Tourism sector’s cybersecurity revenues to exceed USD 2 billion in 2025

Tourism sector vulnerable to cybercriminals, warns GlobalData
/ New Delhi
Tourism sector’s cybersecurity revenues to exceed USD 2 billion in 2025

A customer’s data in the hands of cybercriminals, not only puts customers at risk but also an entire company’s reputation (Photo: Cottonbro/Pexels)

GlobalData, one of the leading data and analytics company in the world, says that as the tourism industry went through a digital transformation, the mammoth amount of personal data stored is now vulnerable to cyberattacks.
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According to data and analytics company GlobalData, an immense amount of personal customer data stored by the tourism industry, has exploded due to the digital transformation that the sector has undergone, more so after the impact of Covid-19 pandemic. This has in turn left the industry hugely vulnerable to cyberattacks.

GlobalData forecasts that to tackle this backdrop, cybersecurity will generate revenues of USD 2.1 billion in 2025 in the travel and tourism industry which is up from USD 1.4 billion in 2021.

The data and analytics company’s latest report, Cybersecurity in Travel and Tourism – Thematic Research, highlights the growing demand for cybersecurity products and services by travel and tourism companies in order to protect their customers’ personal data.

“Travellers now expect a seamless experience whilst travelling, resulting in companies using technologies such as Internet of Things (IoT) and cloud. However, this has made the sector vulnerable to cybercriminals as these technologies collect more personal and sensitive but valuable data,” says Rachel Foster Jones, Thematic Analyst at GlobalData.

GlobalData says that when a customer’s data gets in the hands of cybercriminals, not only are customers put at risk but so is an entire company’s reputation. A string of high-profile attacks in the industry has led to the scrutinisation of cybersecurity strategies, with regulators now clamping down and fining companies that fail to protect their customers’ data.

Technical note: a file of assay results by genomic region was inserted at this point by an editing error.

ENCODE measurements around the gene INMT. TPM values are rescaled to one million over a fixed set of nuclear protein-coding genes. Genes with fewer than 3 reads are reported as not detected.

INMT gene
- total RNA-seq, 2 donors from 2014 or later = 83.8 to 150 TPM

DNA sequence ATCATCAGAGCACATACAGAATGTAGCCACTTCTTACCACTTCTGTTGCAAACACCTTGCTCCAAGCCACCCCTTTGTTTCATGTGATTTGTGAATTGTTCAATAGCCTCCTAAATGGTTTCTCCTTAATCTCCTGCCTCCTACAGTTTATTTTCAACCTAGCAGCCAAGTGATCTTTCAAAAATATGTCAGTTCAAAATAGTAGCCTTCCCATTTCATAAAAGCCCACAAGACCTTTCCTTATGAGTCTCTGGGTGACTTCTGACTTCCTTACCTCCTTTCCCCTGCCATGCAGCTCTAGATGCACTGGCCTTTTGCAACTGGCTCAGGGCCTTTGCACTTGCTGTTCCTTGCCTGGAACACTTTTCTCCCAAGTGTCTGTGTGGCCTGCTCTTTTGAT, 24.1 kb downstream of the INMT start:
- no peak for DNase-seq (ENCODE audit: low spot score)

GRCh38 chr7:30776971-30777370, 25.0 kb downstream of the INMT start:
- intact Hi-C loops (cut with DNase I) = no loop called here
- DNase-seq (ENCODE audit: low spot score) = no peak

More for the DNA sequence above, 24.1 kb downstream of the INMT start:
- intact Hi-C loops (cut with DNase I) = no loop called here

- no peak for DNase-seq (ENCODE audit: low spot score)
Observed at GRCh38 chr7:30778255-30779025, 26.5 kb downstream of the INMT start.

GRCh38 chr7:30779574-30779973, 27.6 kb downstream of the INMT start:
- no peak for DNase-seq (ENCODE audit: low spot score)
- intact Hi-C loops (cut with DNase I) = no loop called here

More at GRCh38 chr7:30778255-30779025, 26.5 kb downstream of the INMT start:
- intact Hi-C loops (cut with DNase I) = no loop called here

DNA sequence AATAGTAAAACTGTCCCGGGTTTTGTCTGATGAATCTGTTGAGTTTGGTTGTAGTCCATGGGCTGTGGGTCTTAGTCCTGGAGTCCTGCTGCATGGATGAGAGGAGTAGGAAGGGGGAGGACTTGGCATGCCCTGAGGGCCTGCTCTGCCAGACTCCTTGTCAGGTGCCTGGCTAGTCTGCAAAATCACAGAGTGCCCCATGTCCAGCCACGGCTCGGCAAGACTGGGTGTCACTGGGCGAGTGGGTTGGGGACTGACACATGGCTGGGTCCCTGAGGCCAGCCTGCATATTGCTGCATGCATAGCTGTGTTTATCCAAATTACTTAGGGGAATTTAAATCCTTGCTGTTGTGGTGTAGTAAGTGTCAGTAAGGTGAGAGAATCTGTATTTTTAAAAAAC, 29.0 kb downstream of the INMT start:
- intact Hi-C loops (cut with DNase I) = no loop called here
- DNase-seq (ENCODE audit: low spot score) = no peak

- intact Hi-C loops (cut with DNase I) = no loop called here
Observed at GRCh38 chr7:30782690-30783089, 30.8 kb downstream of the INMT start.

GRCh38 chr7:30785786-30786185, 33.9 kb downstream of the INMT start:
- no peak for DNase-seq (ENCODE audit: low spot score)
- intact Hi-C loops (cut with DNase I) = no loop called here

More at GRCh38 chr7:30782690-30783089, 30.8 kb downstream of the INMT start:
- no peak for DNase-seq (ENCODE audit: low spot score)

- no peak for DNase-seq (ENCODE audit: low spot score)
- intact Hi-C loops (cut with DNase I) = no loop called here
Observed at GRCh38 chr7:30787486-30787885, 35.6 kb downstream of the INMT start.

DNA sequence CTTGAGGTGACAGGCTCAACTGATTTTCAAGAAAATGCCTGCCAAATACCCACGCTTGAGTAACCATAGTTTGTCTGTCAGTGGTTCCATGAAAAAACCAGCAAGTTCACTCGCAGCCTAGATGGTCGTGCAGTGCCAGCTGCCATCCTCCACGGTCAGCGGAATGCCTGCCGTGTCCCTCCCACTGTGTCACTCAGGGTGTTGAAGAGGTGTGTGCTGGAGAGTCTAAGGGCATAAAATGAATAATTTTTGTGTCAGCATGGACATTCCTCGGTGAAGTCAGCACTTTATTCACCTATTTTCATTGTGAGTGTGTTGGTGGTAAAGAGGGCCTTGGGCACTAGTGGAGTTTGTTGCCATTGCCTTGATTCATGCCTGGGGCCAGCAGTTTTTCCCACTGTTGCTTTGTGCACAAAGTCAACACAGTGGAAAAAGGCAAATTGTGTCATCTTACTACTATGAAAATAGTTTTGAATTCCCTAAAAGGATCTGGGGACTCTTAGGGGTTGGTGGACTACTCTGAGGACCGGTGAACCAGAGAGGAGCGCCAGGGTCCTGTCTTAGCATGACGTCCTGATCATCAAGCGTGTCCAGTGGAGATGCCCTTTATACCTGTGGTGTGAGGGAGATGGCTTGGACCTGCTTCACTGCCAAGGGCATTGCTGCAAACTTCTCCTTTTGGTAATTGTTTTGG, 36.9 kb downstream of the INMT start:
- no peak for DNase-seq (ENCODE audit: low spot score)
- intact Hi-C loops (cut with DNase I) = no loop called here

“Therefore, the risk of cyber-ignorance is escalating, and tourism companies need to start taking cybersecurity seriously. For an effective cybersecurity strategy, companies must keep up with new technologies and stay one step ahead of cybercriminals,” Jones adds.

Jones adds that effective cybersecurity strategies must involve contingency planning, as merely investigating an attack in its aftermath or simply meeting compliance obligations will not suffice, and instead will only lead to an endless cycle of spending. Currently, many travel and tourism companies have begun to take note of this and are hiring a Chief Information Security Officer (CISO) to develop and implement effective information security programmes.

“Hiring a CISO is a good start but if travel and tourism companies want to prove that they are committed to cybersecurity, then they need to take this one step further. Companies should have their CISO sit on the board of directors as, currently, most corporate directors lack adequate expertise on cybersecurity. If companies are to uphold any environmental, social, and governance (ESG) credentials that they have, then they cannot ignore cybersecurity as it is a vital pillar of corporate governance,” Jones concludes.

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